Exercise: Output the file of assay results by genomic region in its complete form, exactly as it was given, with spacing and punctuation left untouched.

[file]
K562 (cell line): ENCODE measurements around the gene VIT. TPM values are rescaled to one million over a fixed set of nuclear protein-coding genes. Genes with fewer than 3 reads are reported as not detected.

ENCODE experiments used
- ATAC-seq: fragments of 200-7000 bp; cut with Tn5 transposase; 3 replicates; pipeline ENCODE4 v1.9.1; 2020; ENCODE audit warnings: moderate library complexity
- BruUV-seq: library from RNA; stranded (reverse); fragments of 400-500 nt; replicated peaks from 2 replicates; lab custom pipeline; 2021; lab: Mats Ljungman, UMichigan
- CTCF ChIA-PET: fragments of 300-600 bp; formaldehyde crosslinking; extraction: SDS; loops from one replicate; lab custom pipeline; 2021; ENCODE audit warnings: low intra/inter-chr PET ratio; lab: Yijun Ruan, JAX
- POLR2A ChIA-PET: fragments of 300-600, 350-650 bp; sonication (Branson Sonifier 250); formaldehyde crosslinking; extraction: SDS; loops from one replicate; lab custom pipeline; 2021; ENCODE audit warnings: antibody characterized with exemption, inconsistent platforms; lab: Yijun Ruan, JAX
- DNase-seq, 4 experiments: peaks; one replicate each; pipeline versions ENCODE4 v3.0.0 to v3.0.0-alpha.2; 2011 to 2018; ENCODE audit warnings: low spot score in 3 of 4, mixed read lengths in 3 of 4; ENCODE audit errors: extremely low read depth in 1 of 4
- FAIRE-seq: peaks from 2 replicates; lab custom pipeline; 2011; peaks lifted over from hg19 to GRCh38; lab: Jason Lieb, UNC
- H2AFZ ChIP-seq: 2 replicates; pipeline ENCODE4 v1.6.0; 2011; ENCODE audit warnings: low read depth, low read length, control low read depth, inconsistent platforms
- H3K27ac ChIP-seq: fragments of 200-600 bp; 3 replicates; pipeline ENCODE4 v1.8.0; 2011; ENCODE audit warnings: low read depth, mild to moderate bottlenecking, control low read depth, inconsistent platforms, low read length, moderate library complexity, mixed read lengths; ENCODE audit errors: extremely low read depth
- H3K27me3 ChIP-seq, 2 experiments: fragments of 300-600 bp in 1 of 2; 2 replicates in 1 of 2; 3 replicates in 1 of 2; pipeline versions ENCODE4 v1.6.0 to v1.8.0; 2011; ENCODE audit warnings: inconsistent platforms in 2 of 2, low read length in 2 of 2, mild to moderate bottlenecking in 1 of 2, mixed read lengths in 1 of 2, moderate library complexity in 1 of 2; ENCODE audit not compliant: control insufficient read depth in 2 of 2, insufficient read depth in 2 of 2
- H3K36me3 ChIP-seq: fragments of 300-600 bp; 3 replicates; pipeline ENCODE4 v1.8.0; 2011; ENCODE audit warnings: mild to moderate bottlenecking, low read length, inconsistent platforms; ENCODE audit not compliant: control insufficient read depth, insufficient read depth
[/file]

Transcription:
K562 (cell line): ENCODE measurements around the gene VIT. TPM values are rescaled to one million over a fixed set of nuclear protein-coding genes. Genes with fewer than 3 reads are reported as not detected.

ENCODE experiments used
- ATAC-seq: fragments of 200-7000 bp; cut with Tn5 transposase; 3 replicates; pipeline ENCODE4 v1.9.1; 2020; ENCODE audit warnings: moderate library complexity
- BruUV-seq: library from RNA; stranded (reverse); fragments of 400-500 nt; replicated peaks from 2 replicates; lab custom pipeline; 2021; lab: Mats Ljungman, UMichigan
- CTCF ChIA-PET: fragments of 300-600 bp; formaldehyde crosslinking; extraction: SDS; loops from one replicate; lab custom pipeline; 2021; ENCODE audit warnings: low intra/inter-chr PET ratio; lab: Yijun Ruan, JAX
- POLR2A ChIA-PET: fragments of 300-600, 350-650 bp; sonication (Branson Sonifier 250); formaldehyde crosslinking; extraction: SDS; loops from one replicate; lab custom pipeline; 2021; ENCODE audit warnings: antibody characterized with exemption, inconsistent platforms; lab: Yijun Ruan, JAX
- DNase-seq, 4 experiments: peaks; one replicate each; pipeline versions ENCODE4 v3.0.0 to v3.0.0-alpha.2; 2011 to 2018; ENCODE audit warnings: low spot score in 3 of 4, mixed read lengths in 3 of 4; ENCODE audit errors: extremely low read depth in 1 of 4
- FAIRE-seq: peaks from 2 replicates; lab custom pipeline; 2011; peaks lifted over from hg19 to GRCh38; lab: Jason Lieb, UNC
- H2AFZ ChIP-seq: 2 replicates; pipeline ENCODE4 v1.6.0; 2011; ENCODE audit warnings: low read depth, low read length, control low read depth, inconsistent platforms
- H3K27ac ChIP-seq: fragments of 200-600 bp; 3 replicates; pipeline ENCODE4 v1.8.0; 2011; ENCODE audit warnings: low read depth, mild to moderate bottlenecking, control low read depth, inconsistent platforms, low read length, moderate library complexity, mixed read lengths; ENCODE audit errors: extremely low read depth
- H3K27me3 ChIP-seq, 2 experiments: fragments of 300-600 bp in 1 of 2; 2 replicates in 1 of 2; 3 replicates in 1 of 2; pipeline versions ENCODE4 v1.6.0 to v1.8.0; 2011; ENCODE audit warnings: inconsistent platforms in 2 of 2, low read length in 2 of 2, mild to moderate bottlenecking in 1 of 2, mixed read lengths in 1 of 2, moderate library complexity in 1 of 2; ENCODE audit not compliant: control insufficient read depth in 2 of 2, insufficient read depth in 2 of 2
- H3K36me3 ChIP-seq: fragments of 300-600 bp; 3 replicates; pipeline ENCODE4 v1.8.0; 2011; ENCODE audit warnings: mild to moderate bottlenecking, low read length, inconsistent platforms; ENCODE audit not compliant: control insufficient read depth, insufficient read depth